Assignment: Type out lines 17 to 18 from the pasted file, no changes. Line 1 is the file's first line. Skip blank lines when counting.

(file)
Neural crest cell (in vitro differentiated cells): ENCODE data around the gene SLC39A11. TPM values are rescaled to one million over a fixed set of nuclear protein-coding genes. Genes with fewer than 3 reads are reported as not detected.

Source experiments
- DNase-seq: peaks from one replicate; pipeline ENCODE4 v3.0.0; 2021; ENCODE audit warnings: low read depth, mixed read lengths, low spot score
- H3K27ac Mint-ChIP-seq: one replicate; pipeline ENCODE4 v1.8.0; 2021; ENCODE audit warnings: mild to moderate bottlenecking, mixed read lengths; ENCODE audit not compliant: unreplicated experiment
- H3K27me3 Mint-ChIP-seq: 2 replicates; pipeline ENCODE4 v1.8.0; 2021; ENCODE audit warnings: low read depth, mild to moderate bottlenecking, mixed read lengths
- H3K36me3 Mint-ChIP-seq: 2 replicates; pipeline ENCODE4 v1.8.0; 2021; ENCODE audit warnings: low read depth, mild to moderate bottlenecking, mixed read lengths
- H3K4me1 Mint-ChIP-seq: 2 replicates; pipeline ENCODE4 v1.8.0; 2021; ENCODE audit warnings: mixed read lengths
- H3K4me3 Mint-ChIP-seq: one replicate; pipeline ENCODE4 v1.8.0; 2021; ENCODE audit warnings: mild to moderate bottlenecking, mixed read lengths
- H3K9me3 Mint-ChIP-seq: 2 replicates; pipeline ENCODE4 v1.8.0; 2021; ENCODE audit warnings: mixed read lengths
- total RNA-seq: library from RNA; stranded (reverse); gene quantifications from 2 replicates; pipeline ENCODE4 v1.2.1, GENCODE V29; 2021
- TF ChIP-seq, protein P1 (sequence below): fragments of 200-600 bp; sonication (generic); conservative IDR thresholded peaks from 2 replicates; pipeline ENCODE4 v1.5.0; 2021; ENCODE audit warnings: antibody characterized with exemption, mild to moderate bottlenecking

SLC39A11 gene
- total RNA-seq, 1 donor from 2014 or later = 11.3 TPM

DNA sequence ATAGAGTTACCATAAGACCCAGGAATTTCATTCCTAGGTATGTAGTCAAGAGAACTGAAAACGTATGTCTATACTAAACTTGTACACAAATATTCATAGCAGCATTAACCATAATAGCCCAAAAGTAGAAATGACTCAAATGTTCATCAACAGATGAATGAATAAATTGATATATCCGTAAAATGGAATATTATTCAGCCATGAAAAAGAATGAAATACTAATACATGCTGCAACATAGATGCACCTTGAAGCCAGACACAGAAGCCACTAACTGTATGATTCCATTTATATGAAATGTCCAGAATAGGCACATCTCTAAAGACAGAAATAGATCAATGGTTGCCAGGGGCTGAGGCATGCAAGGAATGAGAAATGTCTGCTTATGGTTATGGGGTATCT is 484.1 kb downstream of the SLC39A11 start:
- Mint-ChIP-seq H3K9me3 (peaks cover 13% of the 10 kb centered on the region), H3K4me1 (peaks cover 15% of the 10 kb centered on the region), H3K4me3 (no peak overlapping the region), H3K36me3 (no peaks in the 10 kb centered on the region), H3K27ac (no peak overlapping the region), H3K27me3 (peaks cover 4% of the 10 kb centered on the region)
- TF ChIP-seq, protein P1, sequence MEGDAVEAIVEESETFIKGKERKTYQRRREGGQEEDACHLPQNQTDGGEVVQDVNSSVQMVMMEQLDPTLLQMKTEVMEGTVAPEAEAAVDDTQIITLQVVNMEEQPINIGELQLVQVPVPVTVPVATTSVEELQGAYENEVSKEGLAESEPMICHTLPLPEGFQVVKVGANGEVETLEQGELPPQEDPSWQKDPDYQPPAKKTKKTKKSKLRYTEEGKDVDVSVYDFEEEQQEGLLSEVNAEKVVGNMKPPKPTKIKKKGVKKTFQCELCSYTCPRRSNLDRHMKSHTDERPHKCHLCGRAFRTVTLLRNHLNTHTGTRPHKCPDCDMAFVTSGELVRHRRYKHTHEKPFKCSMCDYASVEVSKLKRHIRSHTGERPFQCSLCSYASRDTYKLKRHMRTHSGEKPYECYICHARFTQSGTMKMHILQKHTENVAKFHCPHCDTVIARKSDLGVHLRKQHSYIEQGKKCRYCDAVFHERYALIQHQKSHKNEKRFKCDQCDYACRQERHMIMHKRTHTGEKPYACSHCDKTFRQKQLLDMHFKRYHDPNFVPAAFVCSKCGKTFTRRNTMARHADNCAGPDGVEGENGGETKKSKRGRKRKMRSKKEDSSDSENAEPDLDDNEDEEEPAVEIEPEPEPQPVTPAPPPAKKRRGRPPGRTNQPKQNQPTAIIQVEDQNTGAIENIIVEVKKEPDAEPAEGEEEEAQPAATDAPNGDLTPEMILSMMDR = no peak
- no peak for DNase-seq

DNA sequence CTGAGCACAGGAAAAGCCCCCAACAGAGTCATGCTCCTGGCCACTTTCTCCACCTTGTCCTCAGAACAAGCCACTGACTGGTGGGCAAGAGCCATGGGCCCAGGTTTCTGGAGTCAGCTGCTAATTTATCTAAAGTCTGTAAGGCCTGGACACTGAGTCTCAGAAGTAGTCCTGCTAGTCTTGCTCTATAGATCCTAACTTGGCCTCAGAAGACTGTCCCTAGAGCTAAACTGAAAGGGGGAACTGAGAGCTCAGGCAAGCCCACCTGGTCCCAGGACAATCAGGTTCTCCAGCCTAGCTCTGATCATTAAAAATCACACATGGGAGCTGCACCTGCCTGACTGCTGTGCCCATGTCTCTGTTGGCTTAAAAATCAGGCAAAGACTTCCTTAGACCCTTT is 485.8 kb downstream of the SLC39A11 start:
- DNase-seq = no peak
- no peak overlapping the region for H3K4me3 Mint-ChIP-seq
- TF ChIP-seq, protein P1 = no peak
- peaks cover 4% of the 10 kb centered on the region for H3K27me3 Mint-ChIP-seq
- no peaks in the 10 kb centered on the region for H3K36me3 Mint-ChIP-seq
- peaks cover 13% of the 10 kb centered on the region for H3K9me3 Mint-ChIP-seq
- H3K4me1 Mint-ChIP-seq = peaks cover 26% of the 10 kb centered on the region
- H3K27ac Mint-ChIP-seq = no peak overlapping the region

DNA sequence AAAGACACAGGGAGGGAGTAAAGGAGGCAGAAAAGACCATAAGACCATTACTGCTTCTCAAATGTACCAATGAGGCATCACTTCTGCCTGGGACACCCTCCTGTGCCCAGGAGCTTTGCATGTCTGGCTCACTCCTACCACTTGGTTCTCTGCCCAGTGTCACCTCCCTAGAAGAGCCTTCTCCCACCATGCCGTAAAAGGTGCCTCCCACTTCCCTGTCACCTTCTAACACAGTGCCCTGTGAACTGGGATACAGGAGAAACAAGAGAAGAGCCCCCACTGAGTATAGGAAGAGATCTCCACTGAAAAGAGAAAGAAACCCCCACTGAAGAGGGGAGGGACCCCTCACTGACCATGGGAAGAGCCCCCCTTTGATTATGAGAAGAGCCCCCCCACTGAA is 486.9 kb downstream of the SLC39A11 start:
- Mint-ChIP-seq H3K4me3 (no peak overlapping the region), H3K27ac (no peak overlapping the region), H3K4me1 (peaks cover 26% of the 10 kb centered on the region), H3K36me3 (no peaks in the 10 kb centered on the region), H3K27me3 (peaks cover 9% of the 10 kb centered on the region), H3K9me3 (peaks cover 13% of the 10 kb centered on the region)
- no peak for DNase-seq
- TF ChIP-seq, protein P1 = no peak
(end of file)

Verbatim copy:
- no peak for DNase-seq

DNA sequence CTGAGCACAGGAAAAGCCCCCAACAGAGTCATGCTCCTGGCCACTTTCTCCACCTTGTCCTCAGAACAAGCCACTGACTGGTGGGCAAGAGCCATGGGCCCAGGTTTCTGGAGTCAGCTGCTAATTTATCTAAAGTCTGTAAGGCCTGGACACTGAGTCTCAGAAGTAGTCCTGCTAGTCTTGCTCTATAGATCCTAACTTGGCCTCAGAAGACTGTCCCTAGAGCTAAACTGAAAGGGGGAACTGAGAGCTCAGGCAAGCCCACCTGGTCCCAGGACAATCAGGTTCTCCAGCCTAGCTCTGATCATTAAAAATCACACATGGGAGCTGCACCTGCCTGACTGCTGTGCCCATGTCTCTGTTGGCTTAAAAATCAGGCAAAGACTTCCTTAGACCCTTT is 485.8 kb downstream of the SLC39A11 start: